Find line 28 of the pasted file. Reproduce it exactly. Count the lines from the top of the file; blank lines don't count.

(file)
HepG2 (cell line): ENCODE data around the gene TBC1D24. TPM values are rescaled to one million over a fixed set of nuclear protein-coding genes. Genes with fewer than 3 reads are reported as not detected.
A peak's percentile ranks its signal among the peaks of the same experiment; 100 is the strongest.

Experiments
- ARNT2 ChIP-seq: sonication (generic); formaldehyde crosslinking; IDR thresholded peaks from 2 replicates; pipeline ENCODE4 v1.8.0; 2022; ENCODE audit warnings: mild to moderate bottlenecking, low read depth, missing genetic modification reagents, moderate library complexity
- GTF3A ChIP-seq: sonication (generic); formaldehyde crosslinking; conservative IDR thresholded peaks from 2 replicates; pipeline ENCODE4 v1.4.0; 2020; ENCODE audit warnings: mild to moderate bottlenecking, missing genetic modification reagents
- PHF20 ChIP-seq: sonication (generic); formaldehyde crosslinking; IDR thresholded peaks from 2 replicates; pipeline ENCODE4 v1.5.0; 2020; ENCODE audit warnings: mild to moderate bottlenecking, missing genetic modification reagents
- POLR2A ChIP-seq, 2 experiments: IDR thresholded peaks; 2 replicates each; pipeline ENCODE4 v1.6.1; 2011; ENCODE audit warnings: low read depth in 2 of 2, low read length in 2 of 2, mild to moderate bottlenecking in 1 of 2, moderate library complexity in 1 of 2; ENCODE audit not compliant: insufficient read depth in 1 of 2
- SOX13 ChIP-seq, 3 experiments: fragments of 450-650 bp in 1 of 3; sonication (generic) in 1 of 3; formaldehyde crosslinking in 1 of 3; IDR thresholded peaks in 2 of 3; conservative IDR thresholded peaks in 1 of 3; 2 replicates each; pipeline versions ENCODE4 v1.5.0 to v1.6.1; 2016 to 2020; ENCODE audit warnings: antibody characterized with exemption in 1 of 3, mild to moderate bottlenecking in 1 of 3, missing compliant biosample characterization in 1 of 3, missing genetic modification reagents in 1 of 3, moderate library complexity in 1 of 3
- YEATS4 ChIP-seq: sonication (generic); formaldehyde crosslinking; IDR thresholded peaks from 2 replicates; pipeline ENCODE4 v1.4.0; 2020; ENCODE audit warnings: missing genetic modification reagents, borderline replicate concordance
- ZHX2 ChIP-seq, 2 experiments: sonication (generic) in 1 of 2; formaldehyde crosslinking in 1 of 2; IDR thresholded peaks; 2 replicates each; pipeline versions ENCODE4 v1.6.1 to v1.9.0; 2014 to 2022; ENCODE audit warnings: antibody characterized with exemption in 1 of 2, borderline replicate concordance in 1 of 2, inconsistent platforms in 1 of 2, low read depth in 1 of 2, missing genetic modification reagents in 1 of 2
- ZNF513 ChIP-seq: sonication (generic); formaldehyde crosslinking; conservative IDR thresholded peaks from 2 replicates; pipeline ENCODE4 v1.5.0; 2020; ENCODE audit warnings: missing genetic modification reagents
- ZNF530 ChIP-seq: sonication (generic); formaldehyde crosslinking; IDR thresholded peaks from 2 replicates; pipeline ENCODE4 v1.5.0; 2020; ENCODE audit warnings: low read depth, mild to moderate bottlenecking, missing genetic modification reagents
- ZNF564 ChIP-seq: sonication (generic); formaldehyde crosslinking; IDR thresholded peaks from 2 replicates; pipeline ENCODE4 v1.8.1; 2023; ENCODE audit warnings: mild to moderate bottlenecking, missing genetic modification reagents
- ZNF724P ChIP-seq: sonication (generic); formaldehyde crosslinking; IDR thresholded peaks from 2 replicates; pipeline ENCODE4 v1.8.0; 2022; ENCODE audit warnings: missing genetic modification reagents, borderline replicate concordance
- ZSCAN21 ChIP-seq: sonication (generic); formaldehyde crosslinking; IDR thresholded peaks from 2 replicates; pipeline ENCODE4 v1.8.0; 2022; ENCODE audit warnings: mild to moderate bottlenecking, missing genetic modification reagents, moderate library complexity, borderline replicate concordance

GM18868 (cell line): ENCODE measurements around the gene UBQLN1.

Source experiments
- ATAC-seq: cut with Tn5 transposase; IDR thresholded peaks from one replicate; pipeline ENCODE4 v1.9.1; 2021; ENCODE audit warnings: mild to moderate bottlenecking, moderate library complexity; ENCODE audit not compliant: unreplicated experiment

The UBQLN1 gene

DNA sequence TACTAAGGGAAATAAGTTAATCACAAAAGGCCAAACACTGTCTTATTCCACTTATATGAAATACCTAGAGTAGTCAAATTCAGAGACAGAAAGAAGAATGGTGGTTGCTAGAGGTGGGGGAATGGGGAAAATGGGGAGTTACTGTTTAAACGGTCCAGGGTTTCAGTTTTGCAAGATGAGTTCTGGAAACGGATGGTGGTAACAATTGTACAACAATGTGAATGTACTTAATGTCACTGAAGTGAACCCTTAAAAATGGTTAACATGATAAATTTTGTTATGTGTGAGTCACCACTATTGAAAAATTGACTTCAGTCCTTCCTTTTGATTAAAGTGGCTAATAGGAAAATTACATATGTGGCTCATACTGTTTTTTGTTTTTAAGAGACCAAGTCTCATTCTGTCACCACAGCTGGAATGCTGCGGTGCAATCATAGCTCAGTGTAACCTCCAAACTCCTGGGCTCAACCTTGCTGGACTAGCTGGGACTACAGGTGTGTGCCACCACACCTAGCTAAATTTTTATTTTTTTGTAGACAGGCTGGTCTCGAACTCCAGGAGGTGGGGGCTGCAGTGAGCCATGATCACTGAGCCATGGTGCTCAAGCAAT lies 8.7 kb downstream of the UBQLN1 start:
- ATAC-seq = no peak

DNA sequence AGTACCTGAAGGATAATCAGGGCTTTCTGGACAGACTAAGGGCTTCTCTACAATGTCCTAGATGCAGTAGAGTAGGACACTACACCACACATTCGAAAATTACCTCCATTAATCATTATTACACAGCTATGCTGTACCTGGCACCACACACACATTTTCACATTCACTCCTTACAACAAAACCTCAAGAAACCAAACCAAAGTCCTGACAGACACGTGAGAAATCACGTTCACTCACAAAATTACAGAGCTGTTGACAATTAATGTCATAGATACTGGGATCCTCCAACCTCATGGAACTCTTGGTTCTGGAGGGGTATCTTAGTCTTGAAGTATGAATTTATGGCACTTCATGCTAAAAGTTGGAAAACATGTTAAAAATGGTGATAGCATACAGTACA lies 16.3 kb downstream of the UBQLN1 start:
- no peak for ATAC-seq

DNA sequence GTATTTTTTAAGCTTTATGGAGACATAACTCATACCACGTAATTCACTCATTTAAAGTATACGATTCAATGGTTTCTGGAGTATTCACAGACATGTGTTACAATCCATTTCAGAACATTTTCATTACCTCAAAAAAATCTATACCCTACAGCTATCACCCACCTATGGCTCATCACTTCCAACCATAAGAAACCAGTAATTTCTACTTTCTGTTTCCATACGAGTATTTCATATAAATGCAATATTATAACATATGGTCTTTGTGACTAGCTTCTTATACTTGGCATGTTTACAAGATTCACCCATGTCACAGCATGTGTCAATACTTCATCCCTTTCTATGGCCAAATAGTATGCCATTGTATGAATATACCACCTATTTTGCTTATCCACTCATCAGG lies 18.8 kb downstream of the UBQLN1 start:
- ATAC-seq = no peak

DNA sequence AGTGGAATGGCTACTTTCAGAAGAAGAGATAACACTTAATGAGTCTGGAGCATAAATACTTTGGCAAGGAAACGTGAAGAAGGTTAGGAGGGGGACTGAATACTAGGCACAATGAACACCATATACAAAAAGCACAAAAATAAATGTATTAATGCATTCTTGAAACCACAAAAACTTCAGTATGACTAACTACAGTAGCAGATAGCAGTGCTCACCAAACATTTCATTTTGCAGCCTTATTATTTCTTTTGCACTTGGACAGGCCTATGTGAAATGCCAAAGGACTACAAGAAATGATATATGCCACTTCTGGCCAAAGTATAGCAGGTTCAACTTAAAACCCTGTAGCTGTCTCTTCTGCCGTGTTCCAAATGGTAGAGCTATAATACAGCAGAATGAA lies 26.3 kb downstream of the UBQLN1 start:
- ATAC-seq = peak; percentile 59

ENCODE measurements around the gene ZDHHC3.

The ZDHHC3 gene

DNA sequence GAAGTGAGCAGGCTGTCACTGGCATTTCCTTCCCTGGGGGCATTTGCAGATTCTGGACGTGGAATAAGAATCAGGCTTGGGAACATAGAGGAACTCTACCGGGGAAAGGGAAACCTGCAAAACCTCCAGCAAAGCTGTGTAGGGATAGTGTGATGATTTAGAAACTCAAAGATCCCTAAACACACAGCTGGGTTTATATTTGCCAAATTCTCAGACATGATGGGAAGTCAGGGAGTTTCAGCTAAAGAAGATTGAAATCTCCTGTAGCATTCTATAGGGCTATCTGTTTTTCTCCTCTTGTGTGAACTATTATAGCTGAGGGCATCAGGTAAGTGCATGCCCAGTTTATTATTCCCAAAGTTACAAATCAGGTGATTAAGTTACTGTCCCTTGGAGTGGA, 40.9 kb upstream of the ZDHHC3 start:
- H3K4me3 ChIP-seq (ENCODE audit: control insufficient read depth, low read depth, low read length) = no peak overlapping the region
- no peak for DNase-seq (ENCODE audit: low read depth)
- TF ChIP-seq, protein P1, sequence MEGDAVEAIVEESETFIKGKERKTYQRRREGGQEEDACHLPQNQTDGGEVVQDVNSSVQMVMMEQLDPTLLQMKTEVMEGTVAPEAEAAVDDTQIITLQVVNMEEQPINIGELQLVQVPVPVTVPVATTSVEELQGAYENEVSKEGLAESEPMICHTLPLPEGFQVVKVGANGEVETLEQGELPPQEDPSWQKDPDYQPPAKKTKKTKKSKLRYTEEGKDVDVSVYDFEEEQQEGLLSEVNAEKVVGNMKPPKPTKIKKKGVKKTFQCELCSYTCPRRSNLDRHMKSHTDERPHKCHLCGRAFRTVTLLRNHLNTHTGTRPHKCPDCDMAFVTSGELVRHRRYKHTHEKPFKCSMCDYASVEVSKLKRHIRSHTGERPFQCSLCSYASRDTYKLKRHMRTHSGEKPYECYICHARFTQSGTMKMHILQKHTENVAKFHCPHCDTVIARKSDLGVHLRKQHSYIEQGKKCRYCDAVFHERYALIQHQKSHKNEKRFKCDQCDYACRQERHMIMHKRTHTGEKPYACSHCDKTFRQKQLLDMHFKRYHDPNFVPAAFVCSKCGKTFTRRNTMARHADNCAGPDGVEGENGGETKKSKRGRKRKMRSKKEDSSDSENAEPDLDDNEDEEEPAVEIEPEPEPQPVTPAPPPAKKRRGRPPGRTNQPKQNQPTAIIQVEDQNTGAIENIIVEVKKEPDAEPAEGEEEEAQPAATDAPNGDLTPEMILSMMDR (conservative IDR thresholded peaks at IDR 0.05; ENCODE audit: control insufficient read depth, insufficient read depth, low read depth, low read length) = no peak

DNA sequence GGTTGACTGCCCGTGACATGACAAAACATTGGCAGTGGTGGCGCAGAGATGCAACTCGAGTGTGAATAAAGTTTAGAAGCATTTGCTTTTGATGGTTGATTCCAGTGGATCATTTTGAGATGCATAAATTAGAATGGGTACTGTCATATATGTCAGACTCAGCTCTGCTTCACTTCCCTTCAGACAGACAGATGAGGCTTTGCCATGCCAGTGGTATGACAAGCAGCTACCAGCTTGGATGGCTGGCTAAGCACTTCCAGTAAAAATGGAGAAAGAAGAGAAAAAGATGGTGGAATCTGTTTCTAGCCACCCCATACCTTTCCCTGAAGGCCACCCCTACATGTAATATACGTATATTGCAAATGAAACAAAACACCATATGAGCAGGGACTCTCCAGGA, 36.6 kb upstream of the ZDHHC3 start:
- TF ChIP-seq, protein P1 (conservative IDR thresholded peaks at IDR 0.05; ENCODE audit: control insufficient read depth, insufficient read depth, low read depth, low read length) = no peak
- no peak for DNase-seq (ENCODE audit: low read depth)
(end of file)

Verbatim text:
ENCODE measurements around the gene ZDHHC3.